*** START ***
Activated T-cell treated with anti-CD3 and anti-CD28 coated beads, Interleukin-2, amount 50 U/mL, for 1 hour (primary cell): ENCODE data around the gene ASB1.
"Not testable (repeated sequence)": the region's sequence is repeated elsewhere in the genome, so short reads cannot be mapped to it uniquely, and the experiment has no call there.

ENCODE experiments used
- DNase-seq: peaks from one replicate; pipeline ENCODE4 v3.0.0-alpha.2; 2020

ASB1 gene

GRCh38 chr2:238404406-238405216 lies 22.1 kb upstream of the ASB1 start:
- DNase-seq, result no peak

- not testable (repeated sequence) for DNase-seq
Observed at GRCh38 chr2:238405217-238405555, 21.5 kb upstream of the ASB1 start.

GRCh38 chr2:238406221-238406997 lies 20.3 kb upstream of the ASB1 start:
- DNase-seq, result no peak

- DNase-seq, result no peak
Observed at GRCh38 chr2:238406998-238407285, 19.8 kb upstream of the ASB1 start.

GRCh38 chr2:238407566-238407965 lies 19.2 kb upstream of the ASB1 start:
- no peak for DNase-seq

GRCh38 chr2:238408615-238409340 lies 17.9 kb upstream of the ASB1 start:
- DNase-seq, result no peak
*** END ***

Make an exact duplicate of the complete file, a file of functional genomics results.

Activated T-cell treated with anti-CD3 and anti-CD28 coated beads, Interleukin-2, amount 50 U/mL, for 1 hour (primary cell): ENCODE data around the gene ASB1.
"Not testable (repeated sequence)": the region's sequence is repeated elsewhere in the genome, so short reads cannot be mapped to it uniquely, and the experiment has no call there.

ENCODE experiments used
- DNase-seq: peaks from one replicate; pipeline ENCODE4 v3.0.0-alpha.2; 2020

ASB1 gene

GRCh38 chr2:238404406-238405216 lies 22.1 kb upstream of the ASB1 start:
- DNase-seq, result no peak

- not testable (repeated sequence) for DNase-seq
Observed at GRCh38 chr2:238405217-238405555, 21.5 kb upstream of the ASB1 start.

GRCh38 chr2:238406221-238406997 lies 20.3 kb upstream of the ASB1 start:
- DNase-seq, result no peak

- DNase-seq, result no peak
Observed at GRCh38 chr2:238406998-238407285, 19.8 kb upstream of the ASB1 start.

GRCh38 chr2:238407566-238407965 lies 19.2 kb upstream of the ASB1 start:
- no peak for DNase-seq

GRCh38 chr2:238408615-238409340 lies 17.9 kb upstream of the ASB1 start:
- DNase-seq, result no peak